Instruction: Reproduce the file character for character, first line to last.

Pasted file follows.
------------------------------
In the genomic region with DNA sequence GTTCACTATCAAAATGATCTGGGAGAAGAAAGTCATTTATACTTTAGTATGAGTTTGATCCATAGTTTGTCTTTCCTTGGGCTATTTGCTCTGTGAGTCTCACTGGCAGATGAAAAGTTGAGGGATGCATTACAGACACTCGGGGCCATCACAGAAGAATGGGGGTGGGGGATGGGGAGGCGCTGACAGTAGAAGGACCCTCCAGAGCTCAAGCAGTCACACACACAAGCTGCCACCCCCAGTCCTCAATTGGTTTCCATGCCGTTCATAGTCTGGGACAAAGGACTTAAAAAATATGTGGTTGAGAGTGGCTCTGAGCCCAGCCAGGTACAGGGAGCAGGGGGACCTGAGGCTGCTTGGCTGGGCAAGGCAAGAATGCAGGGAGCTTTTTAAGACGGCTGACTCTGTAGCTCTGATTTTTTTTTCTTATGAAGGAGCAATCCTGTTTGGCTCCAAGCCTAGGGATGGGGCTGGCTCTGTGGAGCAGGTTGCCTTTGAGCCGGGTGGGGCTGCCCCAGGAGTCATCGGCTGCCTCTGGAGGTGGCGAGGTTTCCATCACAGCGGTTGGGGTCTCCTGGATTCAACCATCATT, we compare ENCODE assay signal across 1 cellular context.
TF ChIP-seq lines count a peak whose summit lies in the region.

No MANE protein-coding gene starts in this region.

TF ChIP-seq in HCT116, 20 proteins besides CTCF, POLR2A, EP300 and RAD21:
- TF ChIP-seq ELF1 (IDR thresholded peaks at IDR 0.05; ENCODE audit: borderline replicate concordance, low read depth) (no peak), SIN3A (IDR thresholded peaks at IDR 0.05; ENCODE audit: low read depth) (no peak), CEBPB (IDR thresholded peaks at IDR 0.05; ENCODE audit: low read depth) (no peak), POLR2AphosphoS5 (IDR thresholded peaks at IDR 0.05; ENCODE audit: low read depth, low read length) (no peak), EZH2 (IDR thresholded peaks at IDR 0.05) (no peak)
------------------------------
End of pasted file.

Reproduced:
In the genomic region with DNA sequence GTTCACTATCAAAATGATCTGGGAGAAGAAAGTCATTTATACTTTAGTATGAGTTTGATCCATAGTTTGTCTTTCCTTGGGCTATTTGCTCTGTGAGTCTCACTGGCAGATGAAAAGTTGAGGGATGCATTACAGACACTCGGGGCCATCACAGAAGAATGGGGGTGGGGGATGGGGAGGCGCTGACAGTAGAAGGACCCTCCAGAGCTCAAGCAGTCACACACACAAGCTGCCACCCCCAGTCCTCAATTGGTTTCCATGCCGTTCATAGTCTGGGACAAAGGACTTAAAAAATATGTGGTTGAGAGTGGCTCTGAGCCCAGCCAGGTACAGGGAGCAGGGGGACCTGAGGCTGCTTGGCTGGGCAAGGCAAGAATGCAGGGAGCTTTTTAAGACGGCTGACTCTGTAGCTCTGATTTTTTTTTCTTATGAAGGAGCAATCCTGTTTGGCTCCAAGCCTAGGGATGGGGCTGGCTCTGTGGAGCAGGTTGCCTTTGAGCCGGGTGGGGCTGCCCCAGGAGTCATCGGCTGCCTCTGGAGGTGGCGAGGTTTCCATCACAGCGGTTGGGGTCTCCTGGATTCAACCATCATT, we compare ENCODE assay signal across 1 cellular context.
TF ChIP-seq lines count a peak whose summit lies in the region.

No MANE protein-coding gene starts in this region.

TF ChIP-seq in HCT116, 20 proteins besides CTCF, POLR2A, EP300 and RAD21:
- TF ChIP-seq ELF1 (IDR thresholded peaks at IDR 0.05; ENCODE audit: borderline replicate concordance, low read depth) (no peak), SIN3A (IDR thresholded peaks at IDR 0.05; ENCODE audit: low read depth) (no peak), CEBPB (IDR thresholded peaks at IDR 0.05; ENCODE audit: low read depth) (no peak), POLR2AphosphoS5 (IDR thresholded peaks at IDR 0.05; ENCODE audit: low read depth, low read length) (no peak), EZH2 (IDR thresholded peaks at IDR 0.05) (no peak)